8 Company employed a number of Barbadian workers, who, as British subjects, merited attention from a consular offici these Barbadians, the British government formulated a plan for ensuring their rights. Thus, the accusations prompted an investigation by the British Foreign Office of the treatment of B arbadian workers, as well as a related unofficial report on the general conditions of the rubber system and the treatment of Indians. Roger Casement soon became the obvious choice to lead the the Congo, Casement would Casement set off to uncover disturbing human rights violations and to convince his government to pressure the Peruvian government into demanding justice. He advocated for a would have profound effects on the understanding of human rights and the indigenous groups in the Putumayo, as well as on the transformation of the diplomatic r ole in ensuring these rights. Unfortunately, however, his successes were limited to his diplomatic influence The power of the rubber industry remained difficult to dismantle, as most of the criminals escaped unpunished and the Indians continued to suffer exploitation by commercial agents. Historiography Casement has been a source of fascination for numerous historians and biographers due to his remarkable career and the dramatic circumstances surrounding his death. I consulted many which was the only boo k to focus exclusively on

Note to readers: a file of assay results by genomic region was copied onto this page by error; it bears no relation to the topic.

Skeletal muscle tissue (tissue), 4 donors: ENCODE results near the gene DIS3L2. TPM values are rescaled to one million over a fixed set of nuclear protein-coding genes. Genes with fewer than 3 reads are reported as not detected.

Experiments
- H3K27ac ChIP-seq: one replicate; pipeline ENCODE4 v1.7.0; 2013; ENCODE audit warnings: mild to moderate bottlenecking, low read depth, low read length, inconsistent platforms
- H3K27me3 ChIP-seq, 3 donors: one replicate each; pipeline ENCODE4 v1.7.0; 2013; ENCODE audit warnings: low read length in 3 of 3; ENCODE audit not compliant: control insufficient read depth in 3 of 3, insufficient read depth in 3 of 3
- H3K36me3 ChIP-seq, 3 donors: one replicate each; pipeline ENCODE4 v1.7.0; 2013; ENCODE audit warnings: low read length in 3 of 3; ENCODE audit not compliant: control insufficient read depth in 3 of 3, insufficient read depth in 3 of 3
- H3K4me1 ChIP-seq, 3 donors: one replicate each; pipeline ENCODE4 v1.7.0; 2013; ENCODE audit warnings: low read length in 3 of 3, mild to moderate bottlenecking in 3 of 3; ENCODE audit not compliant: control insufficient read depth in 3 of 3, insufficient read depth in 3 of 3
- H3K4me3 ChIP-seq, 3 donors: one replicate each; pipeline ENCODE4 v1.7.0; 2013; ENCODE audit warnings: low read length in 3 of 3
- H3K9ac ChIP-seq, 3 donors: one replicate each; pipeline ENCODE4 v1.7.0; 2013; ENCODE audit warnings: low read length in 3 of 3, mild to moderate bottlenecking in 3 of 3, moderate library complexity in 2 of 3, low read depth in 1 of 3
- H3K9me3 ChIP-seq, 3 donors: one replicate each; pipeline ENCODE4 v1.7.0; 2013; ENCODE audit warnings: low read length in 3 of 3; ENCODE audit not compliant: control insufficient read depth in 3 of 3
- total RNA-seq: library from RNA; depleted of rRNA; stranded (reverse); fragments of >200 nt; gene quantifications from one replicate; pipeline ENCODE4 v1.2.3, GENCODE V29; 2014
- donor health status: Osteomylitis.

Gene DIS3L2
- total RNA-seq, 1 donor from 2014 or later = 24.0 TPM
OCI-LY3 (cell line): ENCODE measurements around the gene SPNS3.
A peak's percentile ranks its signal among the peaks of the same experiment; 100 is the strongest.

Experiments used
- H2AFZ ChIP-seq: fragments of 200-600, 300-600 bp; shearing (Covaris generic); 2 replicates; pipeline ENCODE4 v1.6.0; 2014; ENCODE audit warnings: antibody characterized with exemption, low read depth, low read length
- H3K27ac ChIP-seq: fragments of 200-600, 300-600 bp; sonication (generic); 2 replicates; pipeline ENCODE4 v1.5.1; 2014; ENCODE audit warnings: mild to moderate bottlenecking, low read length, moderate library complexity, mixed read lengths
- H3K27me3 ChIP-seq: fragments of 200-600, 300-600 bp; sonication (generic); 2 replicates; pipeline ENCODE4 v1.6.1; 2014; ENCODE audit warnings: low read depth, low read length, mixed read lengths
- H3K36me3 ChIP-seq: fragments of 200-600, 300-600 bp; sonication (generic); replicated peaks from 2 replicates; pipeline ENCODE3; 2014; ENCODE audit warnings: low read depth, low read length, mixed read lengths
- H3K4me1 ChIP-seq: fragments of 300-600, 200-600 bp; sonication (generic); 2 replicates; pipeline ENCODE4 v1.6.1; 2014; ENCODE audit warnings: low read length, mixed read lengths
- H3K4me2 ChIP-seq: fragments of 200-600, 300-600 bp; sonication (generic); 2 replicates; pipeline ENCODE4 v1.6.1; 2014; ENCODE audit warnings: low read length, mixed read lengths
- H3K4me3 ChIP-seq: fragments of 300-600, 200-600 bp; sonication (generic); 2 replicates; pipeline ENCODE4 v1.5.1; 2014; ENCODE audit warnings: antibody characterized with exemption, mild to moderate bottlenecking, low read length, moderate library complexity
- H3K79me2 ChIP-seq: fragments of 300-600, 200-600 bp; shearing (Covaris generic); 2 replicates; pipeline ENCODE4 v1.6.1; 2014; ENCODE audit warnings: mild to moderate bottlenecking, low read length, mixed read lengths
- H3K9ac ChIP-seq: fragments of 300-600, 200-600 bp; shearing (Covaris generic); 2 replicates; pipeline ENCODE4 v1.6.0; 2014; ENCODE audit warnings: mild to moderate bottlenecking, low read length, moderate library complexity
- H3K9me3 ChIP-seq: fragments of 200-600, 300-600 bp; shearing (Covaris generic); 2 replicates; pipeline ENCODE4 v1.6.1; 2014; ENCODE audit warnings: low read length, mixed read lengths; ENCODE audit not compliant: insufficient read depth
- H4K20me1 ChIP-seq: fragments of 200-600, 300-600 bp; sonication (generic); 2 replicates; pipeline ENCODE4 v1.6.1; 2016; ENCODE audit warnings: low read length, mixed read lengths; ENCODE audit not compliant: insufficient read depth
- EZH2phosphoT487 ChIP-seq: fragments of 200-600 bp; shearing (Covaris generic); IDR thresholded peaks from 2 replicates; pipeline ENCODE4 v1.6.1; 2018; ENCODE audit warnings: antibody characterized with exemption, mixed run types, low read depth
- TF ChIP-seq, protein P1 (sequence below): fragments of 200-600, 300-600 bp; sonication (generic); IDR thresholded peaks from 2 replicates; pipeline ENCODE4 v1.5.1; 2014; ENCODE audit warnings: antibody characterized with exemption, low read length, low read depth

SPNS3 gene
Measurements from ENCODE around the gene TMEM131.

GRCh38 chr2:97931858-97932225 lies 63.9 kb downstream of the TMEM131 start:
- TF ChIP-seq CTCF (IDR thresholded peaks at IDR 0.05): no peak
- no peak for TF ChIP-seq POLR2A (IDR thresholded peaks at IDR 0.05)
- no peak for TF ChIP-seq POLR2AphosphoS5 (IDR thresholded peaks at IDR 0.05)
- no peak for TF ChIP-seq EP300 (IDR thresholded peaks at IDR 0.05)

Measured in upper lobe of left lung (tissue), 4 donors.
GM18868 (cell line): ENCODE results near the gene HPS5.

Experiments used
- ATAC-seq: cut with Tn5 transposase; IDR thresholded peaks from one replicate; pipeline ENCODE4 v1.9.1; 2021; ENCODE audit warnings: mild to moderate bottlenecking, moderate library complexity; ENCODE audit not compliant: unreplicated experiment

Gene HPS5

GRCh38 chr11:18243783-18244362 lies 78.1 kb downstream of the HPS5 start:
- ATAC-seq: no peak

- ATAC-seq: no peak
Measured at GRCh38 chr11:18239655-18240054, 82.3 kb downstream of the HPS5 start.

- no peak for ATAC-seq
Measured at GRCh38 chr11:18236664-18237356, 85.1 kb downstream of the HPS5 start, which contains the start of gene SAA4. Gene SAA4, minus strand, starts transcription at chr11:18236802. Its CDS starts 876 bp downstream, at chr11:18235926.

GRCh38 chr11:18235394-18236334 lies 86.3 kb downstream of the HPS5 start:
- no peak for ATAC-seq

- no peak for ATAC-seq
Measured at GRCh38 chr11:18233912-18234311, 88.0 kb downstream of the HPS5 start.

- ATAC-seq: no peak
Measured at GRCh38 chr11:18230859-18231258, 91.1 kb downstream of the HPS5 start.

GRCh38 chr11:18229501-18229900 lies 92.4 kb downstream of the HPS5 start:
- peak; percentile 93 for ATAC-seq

9 I could not access, so his work helped fill in missing gaps in my research. Historian Angus Mitchell has dedicated much of his work to do cumenting The Amazon Journal of Roger Casement and Roger Casement in Brazil: Rubber, the Amazon, and the Atlantic World 1884 1916, devotion to humanitarianism. Althou bias. Moreover, one graphic diaries supposedly detail the homosexual exploits of Casement and served to turn public opinion against him during his trial for treason Many historians debate whether the diaries were forged by the British government to influence the verdict. While I acknowledge was relevant to my investigation of his work advocating f or the rights of the Putumayo Indians and his impact on diplomatic negotiations. Other works, such as The Lives of Roger Casement by B.L. Reid and Roger Casement by nced portrayal of Casement, although they do cede attention to speculations about his sexuality. The books were published in 1976 and 1973, respectively, so they lack some of the more recent Casement, the Flawed Hero, by Roger ective strengthen ed my focus on the diplomatic aspect of demanding justice in the Putumayo.